There are many remote control-type apps available for everything from television and music to computers and cameras. Here are a few options for turing your old iPhone into the ultimate "universal remote."
The Boxee Remote (free) controls the Boxee application. Run it on your laptop or connect a desktop to a TV and you're all set.
Comcast customers can use Comcast mobile App (free), which lets you browse programming options and schedule recordings with your Comcast DVR. Apple TV owners can use Apple's own Remote app (free) to rent and buy movies and TV shows, start and stop playback and a lot more. If you own a Samsung Internet TV, grab their free remote app that gives you control over all of the service's functions.
The granddaddy of them all is POWER A (here's our hands-on review). It's extremely customizable, reliable and learns devices and functions like nobody's business.
Beyond TV, you can control a PC with Remote Desktop ($5.99) or trigger your Canon EOS or Nikon DSLR with DSLR Camera Remote Professional Edition ($19.99).
Now that iBooks 1.1 (free) is available, people can shop in Apple's iBookstore from their iPhones (iOS 3.2 or later is required). It's very nice but not your only option. Zinio (free) delivers any of a huge number of magazines to the iPod.
If comics are your thing, check out Comics (free), Panelfly (free) and Marvel Comics (free). They all offer inexpensive in-app purchases and speedy downloads.
Iceburg Reader does a great job with individual novels, and currently offers popular titles like the Twilight series and The Shack.
And for those of you balking at the idea of doing that much reading on the iPad, I read Stephen King's On Writing with a Palm III e, so I don't want to hear it.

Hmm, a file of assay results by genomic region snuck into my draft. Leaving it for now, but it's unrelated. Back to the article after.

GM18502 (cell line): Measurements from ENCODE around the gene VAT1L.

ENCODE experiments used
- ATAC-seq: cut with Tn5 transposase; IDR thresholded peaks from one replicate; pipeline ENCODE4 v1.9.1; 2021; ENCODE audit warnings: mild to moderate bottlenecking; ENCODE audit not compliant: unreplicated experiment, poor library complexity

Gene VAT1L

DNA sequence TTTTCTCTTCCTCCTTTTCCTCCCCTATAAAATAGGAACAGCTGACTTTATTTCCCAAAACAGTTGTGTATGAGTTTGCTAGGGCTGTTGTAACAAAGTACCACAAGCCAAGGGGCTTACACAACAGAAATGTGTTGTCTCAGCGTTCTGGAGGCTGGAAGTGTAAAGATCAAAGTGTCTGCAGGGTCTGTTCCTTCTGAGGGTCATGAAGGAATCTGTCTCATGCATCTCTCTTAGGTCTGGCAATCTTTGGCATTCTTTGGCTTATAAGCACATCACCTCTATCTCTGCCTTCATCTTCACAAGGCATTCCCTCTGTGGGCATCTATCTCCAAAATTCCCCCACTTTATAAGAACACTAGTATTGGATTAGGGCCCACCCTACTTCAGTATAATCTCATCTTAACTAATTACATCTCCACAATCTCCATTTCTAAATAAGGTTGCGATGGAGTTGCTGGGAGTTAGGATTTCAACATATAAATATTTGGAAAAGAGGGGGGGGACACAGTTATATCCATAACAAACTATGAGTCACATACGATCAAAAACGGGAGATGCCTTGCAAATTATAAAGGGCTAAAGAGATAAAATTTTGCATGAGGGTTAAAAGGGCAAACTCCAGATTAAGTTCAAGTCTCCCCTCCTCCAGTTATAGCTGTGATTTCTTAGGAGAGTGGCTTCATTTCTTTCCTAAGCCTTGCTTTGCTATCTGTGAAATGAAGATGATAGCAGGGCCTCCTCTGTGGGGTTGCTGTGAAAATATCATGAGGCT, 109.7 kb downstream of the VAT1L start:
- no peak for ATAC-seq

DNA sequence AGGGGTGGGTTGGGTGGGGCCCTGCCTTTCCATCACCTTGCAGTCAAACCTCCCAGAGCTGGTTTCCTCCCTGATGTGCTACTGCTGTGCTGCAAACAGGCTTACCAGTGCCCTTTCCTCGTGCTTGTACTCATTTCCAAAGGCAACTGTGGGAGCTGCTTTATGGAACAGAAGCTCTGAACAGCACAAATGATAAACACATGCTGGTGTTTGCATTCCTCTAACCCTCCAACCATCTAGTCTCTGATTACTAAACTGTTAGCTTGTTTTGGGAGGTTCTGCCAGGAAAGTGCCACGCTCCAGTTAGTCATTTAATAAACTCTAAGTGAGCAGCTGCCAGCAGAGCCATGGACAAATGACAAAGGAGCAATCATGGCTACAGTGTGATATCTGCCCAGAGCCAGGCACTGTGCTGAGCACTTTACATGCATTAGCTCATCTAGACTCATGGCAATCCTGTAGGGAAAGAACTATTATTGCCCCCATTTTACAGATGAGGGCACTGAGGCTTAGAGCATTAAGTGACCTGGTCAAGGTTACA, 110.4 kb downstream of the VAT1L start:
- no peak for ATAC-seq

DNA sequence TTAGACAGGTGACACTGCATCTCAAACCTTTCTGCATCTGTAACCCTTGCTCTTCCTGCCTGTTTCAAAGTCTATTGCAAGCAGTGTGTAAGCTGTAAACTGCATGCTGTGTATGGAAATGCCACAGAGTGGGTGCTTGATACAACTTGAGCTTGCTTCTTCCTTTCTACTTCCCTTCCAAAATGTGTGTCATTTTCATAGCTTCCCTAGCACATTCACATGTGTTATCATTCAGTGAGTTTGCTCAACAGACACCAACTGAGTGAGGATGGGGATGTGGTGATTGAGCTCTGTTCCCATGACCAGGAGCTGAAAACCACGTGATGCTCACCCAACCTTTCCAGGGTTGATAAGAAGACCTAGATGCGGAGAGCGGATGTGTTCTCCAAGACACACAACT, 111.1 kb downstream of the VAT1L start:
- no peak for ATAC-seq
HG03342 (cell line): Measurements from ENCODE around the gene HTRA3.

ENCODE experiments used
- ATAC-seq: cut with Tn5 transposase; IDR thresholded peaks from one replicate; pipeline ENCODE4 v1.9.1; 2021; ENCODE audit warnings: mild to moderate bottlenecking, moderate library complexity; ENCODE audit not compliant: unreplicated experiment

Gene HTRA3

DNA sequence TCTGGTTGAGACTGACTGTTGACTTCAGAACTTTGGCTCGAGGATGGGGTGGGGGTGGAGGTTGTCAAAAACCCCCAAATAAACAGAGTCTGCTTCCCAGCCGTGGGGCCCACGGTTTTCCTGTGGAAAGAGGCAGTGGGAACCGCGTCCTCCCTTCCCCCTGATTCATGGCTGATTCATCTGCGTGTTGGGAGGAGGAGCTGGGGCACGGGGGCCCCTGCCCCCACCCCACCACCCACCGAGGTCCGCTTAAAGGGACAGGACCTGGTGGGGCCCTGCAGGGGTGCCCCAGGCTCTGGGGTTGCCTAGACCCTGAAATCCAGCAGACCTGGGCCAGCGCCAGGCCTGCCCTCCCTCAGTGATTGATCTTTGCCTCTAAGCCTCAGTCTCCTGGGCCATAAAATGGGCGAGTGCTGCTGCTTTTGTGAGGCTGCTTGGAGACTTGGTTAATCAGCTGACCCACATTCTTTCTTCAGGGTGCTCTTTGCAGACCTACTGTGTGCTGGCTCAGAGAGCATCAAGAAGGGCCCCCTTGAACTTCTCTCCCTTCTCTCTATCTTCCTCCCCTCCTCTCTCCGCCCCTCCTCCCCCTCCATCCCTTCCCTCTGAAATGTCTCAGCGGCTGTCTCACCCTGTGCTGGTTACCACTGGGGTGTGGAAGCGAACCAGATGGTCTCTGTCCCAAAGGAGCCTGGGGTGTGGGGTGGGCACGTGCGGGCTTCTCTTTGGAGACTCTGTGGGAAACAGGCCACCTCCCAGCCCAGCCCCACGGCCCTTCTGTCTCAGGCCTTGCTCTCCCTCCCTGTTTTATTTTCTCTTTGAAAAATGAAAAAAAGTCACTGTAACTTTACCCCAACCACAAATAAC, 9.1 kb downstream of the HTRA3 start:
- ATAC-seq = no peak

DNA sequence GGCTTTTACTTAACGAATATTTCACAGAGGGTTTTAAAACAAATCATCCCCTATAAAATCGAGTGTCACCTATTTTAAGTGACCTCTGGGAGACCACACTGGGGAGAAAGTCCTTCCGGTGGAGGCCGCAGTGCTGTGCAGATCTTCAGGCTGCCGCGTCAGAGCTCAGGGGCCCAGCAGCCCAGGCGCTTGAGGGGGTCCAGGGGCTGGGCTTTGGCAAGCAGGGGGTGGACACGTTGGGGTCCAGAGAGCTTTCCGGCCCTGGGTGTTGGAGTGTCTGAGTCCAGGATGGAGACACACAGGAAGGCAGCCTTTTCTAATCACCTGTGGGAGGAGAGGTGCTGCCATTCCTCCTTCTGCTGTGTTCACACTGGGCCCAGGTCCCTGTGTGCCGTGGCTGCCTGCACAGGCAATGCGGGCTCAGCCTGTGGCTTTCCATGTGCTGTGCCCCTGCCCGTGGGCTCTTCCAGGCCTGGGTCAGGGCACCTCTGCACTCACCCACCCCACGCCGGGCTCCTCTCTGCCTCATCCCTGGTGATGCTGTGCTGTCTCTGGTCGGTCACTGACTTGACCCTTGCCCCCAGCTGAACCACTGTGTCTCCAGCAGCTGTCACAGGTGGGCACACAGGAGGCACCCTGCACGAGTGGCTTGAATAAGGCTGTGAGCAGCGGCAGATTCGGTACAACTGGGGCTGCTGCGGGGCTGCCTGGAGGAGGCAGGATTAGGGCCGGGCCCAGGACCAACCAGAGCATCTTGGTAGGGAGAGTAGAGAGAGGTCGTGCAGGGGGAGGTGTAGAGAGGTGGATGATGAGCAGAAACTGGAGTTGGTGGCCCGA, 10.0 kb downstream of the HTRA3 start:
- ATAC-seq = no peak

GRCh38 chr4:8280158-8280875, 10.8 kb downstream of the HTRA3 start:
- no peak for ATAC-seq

Multi-touch input device
Air Mouse Pro (US$1.99) is a utility that turns your iPhone into a virtual mouse and trackpad. With the companion software running on your Mac, the app lets you do just about everything a mouse or trackpad can do, like select, click, double-click, swipe and so on. It definitely takes some getting used to, but it's fun once you're into it.
Portable gaming platform
This one's kind of obvious, but think about it. Apple is pushing the idea of the iPod and iPhone as a gaming device, and developers are responding. Big names like Capcom and Namco and bringing some of their marquee and vintage titles to the iPhone, and releases from smaller firms like Plants Vs. Zombies and Flight Control have become runaway hits.
The iPhone is smaller and lighter than a PSP or many other similar devices and the games are, on average, a heck of a lot cheaper.
If you've got a 3G or 3GS, you've got a GPS receiver (the 3GS even adds a compass). There are a slew of GPS-based navigation apps available, but I just use the Maps app to be honest. It's always gotten me where I want to go.
Flight Track ($4.99) and Flight Update Pro ($9.99) both do a stellar job of keeping your flight information at-the-ready, and PicPosterous (free) will let you easily share your photos.
There you have several options for your "old" iPhone. It's great to get a few bucks to finance a new one, and just as fun to keep your current model -- still an excellent little machine -- alive and kicking.